This painting is of a young girl dressed in a blouse with her blonde hair tied up in a dishevelled bun. She is sat on a Louis XVI-style lounge chair and has her legs crossed so she can rub her ankle. The way the clothes are scattered messily around the room, the way the young girl is half-dressed and her blonde dishevelled hair bring us an intimate portrayal of the model’s femininity.
During the 1904 Salon d’Automne exhibition, Renoir said that Albert de Belleroche was the ‘painter of women with dishevelled hair’. Albert de Belleroche liked showing women in their private world. The only thing we know about the model is her first name. The painting probably dates from the artist’s Parisian period.
The young Albert de Belleroche’s gift for drawing became apparent when he arrived in Paris with his mother and step father. He came from an aristocratic background and his mother, who hosted receptions attended by everybody who was anybody in her hotel on the Avenue Montaigne, signed him up straight away with the Carolus Duran studio. There he met John Singer Sargent, which led to a lifelong friendship. He frequented artistic cafés and the Montmartre area meeting figures such as Oscar Wilde, Renoir and in particular Toulouse-Lautrec. Lautrec’s model, Lili Grenier, became Albert de Belleroche’s exclusive model. She is portrayed in several paintings and lithographs in the Orange Museum collection.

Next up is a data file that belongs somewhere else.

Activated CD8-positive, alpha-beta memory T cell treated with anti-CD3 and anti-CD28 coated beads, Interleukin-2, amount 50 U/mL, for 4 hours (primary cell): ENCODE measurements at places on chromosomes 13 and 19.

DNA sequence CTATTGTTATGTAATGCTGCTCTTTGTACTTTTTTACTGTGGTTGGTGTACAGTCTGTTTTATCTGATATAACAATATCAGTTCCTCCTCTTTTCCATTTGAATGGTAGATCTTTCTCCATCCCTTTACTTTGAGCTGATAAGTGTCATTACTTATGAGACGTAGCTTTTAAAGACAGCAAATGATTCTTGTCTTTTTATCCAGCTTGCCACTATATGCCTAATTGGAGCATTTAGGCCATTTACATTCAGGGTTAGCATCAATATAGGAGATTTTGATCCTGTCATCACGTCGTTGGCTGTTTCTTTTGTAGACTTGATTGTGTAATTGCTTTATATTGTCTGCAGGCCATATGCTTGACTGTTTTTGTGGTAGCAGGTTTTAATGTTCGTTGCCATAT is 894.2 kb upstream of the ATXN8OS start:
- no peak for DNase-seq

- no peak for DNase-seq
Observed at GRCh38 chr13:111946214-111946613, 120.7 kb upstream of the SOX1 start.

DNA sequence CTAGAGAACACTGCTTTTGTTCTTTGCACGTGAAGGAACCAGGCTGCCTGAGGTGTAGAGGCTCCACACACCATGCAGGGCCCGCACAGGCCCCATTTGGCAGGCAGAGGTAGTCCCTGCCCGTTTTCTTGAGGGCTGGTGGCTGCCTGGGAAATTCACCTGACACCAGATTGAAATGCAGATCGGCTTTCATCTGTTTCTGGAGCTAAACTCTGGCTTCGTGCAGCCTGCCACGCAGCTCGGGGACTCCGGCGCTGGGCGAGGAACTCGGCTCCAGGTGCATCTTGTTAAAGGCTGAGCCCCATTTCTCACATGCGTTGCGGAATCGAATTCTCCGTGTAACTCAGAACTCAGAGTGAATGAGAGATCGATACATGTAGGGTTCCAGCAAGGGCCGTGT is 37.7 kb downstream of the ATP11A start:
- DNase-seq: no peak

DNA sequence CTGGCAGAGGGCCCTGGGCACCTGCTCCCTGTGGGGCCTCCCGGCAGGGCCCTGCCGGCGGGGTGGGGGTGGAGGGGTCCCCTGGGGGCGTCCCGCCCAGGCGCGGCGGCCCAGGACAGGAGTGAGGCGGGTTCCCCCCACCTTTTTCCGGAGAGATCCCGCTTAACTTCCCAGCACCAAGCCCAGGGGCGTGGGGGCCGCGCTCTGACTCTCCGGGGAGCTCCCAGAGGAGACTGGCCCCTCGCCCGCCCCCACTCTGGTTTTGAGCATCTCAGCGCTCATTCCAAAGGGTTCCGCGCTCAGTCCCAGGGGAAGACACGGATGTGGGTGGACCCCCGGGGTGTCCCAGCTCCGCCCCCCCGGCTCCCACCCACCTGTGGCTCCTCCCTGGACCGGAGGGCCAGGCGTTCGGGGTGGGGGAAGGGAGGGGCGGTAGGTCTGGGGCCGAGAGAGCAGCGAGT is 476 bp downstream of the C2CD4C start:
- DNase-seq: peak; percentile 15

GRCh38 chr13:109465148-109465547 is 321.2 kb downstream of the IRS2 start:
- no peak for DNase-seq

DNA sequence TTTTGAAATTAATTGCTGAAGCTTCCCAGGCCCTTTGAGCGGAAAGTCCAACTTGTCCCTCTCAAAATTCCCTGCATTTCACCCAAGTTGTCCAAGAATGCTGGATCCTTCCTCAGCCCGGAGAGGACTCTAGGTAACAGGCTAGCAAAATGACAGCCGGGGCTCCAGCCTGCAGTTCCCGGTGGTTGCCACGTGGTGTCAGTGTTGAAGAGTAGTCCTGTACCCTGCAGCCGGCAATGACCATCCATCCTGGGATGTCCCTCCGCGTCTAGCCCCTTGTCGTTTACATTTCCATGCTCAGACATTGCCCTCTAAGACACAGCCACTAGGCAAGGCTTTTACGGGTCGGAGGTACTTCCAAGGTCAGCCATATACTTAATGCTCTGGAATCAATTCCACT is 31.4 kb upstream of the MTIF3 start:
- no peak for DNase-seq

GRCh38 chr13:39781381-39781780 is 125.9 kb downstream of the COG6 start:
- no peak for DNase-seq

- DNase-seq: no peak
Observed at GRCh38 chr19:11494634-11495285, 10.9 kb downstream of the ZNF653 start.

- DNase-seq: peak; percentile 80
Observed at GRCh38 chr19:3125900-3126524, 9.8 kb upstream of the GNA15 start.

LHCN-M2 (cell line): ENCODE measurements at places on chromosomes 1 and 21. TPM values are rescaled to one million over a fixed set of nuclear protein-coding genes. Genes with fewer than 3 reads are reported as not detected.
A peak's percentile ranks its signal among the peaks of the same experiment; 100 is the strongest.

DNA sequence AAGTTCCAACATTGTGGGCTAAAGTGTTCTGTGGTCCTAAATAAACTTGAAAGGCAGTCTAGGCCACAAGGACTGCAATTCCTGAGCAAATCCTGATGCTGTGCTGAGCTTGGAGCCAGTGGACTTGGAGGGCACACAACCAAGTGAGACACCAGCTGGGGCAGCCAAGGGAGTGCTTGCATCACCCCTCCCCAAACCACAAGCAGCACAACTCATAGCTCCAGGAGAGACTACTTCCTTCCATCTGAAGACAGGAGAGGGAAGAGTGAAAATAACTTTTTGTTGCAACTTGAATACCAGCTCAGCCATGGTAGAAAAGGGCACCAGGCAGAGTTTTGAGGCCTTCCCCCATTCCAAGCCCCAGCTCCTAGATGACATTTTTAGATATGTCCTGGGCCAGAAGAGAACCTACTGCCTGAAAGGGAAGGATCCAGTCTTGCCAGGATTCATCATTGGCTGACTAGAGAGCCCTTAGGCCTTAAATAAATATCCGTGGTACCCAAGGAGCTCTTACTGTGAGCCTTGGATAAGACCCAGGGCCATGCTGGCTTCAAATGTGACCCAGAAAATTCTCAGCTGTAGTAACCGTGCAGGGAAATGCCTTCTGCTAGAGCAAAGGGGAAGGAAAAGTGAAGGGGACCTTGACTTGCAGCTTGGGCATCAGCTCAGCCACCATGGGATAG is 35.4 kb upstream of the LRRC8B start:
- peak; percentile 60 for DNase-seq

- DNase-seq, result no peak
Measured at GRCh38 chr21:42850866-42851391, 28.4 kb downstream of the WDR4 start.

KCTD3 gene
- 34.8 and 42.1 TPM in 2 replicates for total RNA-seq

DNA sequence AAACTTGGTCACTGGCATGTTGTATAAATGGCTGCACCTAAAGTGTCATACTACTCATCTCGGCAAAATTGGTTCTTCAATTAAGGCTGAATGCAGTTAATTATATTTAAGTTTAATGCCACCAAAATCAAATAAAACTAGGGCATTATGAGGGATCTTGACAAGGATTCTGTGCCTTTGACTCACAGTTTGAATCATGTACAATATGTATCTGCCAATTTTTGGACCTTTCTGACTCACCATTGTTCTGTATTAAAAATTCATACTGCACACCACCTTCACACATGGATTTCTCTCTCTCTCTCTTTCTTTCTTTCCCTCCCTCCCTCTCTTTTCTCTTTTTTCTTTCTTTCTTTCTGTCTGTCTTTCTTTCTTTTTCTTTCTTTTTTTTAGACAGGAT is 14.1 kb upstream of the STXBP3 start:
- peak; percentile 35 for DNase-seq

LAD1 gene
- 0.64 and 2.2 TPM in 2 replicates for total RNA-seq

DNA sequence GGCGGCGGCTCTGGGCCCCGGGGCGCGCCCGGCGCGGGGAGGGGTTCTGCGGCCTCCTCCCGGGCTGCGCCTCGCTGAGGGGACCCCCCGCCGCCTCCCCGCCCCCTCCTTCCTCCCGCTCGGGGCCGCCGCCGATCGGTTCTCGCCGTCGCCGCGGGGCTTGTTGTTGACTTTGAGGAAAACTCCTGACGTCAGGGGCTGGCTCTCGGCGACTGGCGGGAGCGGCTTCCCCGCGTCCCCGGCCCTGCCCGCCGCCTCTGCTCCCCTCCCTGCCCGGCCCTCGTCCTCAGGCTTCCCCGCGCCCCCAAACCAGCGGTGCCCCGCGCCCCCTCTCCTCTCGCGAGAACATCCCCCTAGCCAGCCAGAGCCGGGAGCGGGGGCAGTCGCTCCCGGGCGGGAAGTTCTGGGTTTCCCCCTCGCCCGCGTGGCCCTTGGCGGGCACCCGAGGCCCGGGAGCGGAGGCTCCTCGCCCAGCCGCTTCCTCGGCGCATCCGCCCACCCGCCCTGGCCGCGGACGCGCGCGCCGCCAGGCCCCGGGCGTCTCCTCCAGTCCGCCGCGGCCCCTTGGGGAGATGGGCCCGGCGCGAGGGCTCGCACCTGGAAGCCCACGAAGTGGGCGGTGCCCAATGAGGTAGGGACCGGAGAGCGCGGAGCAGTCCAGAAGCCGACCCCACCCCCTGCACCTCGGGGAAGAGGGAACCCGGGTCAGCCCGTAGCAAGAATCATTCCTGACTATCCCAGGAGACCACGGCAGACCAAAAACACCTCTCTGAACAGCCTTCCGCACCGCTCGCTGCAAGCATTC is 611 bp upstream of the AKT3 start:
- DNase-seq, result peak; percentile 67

From 1939, Albert de Belleroche’s son, William, who was a painter and writer, biographer of his father's friend Frank Brangwyn, convinced both Frank and his father to donate some of their work to France, in particular to Orange. The public showing of the works was inaugurated in 1949.